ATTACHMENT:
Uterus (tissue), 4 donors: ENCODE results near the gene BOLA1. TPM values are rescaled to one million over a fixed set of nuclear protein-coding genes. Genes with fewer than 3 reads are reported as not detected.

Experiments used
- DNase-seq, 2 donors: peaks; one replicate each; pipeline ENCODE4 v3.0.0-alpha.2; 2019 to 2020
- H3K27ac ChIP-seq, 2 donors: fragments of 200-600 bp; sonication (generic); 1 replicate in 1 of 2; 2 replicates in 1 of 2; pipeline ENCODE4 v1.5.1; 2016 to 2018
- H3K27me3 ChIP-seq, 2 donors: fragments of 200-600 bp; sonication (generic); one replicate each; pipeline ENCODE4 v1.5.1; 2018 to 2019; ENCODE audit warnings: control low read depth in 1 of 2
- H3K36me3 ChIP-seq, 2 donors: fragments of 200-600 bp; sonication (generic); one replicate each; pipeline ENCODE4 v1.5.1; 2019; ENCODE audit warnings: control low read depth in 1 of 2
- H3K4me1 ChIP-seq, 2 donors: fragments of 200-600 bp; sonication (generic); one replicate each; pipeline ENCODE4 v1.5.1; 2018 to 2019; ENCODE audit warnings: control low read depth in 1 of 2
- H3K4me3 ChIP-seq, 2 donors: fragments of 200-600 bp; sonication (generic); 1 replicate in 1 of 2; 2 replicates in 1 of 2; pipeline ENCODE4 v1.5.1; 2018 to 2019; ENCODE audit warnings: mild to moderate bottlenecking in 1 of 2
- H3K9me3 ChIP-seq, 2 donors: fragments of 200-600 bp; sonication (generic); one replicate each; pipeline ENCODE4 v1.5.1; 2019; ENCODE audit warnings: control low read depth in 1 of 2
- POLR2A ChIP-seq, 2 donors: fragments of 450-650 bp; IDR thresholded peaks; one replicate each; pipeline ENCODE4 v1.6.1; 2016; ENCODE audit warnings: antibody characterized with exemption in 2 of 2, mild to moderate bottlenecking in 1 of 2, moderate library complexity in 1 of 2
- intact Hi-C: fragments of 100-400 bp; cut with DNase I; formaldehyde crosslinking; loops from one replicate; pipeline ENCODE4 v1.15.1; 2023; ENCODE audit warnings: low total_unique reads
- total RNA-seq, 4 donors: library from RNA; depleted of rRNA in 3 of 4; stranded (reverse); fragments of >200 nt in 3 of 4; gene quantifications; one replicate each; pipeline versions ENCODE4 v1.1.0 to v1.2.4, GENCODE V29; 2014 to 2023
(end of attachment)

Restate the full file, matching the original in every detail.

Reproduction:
Uterus (tissue), 4 donors: ENCODE results near the gene BOLA1. TPM values are rescaled to one million over a fixed set of nuclear protein-coding genes. Genes with fewer than 3 reads are reported as not detected.

Experiments used
- DNase-seq, 2 donors: peaks; one replicate each; pipeline ENCODE4 v3.0.0-alpha.2; 2019 to 2020
- H3K27ac ChIP-seq, 2 donors: fragments of 200-600 bp; sonication (generic); 1 replicate in 1 of 2; 2 replicates in 1 of 2; pipeline ENCODE4 v1.5.1; 2016 to 2018
- H3K27me3 ChIP-seq, 2 donors: fragments of 200-600 bp; sonication (generic); one replicate each; pipeline ENCODE4 v1.5.1; 2018 to 2019; ENCODE audit warnings: control low read depth in 1 of 2
- H3K36me3 ChIP-seq, 2 donors: fragments of 200-600 bp; sonication (generic); one replicate each; pipeline ENCODE4 v1.5.1; 2019; ENCODE audit warnings: control low read depth in 1 of 2
- H3K4me1 ChIP-seq, 2 donors: fragments of 200-600 bp; sonication (generic); one replicate each; pipeline ENCODE4 v1.5.1; 2018 to 2019; ENCODE audit warnings: control low read depth in 1 of 2
- H3K4me3 ChIP-seq, 2 donors: fragments of 200-600 bp; sonication (generic); 1 replicate in 1 of 2; 2 replicates in 1 of 2; pipeline ENCODE4 v1.5.1; 2018 to 2019; ENCODE audit warnings: mild to moderate bottlenecking in 1 of 2
- H3K9me3 ChIP-seq, 2 donors: fragments of 200-600 bp; sonication (generic); one replicate each; pipeline ENCODE4 v1.5.1; 2019; ENCODE audit warnings: control low read depth in 1 of 2
- POLR2A ChIP-seq, 2 donors: fragments of 450-650 bp; IDR thresholded peaks; one replicate each; pipeline ENCODE4 v1.6.1; 2016; ENCODE audit warnings: antibody characterized with exemption in 2 of 2, mild to moderate bottlenecking in 1 of 2, moderate library complexity in 1 of 2
- intact Hi-C: fragments of 100-400 bp; cut with DNase I; formaldehyde crosslinking; loops from one replicate; pipeline ENCODE4 v1.15.1; 2023; ENCODE audit warnings: low total_unique reads
- total RNA-seq, 4 donors: library from RNA; depleted of rRNA in 3 of 4; stranded (reverse); fragments of >200 nt in 3 of 4; gene quantifications; one replicate each; pipeline versions ENCODE4 v1.1.0 to v1.2.4, GENCODE V29; 2014 to 2023